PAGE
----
The head of BIS Innovation Hub has urged states to avoid regulatory arbitrage when it comes to crypto.
In his recent interview with The Financial Times, BIS Innovation Hub head Benoit Coeure has revealed that a global regulatory framework for cryptocurrencies would likely be ready in 2022.
Coeure noted that it’s high time for comprehensive regulation given that crypto is moving into the mainstream at a rapid pace.
The former executive board member of the European Central Bank appears to be particularly concerned by the mushrooming growth of the decentralized finance sector (DeFi) that poses a threat to traditional finance (TradFi), thus creating “systemic risks.”
The prominent French economist claims different jurisdictions could be on track to come up with patchy approaches to regulating crypto that will be inefficient on a global scale.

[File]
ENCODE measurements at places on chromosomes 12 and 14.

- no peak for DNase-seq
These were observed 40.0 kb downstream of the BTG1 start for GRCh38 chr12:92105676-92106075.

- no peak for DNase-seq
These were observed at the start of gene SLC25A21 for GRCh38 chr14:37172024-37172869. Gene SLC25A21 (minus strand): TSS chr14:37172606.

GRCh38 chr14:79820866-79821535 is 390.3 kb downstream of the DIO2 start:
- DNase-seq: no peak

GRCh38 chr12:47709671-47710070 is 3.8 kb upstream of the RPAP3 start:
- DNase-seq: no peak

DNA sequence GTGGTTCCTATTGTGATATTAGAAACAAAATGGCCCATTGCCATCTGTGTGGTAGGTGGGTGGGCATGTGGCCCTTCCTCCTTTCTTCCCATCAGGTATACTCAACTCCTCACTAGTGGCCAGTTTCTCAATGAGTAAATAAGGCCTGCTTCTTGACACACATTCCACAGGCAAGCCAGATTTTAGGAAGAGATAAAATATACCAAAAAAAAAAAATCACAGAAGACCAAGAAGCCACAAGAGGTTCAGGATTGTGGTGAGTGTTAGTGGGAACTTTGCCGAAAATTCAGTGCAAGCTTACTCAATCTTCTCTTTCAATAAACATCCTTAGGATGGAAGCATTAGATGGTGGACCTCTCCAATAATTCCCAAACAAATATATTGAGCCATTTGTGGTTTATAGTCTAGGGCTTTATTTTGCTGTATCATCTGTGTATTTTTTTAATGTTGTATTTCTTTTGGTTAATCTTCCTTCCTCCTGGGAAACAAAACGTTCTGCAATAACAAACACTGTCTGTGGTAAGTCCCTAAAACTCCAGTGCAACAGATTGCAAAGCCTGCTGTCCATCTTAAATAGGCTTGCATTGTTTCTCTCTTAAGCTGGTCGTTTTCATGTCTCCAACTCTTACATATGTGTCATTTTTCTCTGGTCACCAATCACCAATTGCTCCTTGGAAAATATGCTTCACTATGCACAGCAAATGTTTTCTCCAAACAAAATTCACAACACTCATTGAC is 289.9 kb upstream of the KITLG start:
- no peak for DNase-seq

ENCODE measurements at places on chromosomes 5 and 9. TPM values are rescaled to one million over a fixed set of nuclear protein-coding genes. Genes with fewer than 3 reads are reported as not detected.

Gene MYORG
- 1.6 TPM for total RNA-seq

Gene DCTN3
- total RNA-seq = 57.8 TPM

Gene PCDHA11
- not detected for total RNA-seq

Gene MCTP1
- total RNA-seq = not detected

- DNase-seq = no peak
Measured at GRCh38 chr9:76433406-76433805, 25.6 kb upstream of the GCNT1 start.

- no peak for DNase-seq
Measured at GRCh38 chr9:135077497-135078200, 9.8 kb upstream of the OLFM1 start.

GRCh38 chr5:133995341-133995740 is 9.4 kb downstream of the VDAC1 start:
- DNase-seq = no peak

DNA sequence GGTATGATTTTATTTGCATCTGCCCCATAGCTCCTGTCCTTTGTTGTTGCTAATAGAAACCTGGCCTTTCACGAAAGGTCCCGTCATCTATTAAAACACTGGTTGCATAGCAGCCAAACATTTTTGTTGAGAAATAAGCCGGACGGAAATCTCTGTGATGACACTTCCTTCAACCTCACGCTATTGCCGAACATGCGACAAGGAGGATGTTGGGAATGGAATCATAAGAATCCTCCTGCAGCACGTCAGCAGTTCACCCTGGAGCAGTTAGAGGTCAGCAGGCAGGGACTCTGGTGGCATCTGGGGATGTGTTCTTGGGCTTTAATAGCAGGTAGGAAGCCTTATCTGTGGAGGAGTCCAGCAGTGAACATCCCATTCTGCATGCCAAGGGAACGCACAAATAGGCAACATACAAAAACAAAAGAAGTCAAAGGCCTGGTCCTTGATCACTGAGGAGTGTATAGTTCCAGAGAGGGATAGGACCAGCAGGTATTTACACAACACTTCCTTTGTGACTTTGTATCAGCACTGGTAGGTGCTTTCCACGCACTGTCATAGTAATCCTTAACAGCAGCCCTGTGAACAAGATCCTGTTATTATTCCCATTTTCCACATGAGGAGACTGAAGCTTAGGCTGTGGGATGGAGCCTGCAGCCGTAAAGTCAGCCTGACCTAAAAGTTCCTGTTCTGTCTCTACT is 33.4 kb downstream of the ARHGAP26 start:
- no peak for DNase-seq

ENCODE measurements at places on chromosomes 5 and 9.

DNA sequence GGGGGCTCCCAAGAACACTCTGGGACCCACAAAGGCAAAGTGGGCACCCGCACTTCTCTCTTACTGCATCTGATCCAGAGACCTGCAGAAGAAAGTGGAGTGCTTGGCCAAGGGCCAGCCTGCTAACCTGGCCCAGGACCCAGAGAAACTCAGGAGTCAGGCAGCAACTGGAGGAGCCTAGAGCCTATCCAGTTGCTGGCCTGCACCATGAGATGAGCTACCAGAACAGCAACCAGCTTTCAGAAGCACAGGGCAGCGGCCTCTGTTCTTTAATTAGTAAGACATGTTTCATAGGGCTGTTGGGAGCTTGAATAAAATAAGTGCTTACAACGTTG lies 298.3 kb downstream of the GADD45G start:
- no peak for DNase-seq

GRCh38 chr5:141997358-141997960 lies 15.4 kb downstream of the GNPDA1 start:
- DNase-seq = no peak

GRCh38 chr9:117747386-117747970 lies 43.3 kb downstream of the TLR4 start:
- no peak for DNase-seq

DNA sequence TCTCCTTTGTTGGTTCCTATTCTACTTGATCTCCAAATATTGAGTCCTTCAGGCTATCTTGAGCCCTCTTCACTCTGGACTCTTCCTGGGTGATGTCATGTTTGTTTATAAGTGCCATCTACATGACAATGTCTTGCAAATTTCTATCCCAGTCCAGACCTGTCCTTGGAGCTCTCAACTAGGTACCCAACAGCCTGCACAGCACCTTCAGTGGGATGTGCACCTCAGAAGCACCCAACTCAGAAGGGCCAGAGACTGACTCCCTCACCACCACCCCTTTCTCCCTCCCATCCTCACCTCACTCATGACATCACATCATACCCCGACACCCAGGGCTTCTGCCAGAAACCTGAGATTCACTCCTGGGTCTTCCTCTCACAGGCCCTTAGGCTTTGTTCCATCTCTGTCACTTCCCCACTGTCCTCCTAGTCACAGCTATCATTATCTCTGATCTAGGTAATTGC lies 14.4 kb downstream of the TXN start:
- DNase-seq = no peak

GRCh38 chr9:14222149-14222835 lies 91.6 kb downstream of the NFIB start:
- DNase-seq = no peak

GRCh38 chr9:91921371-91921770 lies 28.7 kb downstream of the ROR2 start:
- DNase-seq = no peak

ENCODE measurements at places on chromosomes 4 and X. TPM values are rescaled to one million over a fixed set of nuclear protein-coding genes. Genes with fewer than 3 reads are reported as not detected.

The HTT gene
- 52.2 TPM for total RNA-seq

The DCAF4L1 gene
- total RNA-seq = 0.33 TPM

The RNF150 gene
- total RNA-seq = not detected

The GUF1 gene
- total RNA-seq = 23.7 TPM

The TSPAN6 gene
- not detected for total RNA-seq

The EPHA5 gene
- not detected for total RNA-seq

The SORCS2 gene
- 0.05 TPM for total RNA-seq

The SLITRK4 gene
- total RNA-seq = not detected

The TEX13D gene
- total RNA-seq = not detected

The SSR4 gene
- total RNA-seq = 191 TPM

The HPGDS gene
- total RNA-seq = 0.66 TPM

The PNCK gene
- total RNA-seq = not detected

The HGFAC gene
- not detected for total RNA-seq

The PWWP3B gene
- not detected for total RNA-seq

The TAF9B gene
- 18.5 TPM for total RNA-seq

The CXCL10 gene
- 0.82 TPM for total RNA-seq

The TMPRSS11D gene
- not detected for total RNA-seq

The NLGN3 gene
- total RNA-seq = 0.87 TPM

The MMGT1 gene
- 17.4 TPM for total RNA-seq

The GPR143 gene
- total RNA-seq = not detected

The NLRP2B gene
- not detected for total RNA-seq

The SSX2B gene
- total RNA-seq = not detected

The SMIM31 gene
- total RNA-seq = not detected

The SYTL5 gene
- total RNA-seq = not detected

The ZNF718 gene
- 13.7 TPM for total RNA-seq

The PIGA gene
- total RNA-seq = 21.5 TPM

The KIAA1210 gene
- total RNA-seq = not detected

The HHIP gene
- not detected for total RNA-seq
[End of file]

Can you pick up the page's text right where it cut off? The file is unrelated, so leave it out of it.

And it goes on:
However, he believes that there’s still enough time to steer clear of regulatory arbitrage and create a global regulatory framework for the nascent asset class.
Privacy concerns could be the biggest deterrent to strong cooperation on crypto:
The final decisions of sovereign states will be… a balance between sovereign strategic considerations on the one side and considerations about the good functioning of the financial system on the other.
Coeure says that consumer protection should be a top-of-mind priority for policymakers.
He has proposed banning pension funds from having exposure to cryptocurrencies to avoid risks linked to the mercurial asset class:
It seems to be contrary to the kind of safety that you expect from a pension fund.
In March, Coeure opined that Bitcoin was a failed currency due to its volatility while also raising alarm over the cryptocurrency ambitions of big tech companies.
In his most recent interview, he says that central bank digital currencies will act as “the glue” for the entire financial system:
It’s not about CBDC being the sovereign alternative to private money, it’s more about CBDC being the glue that will hold the system together.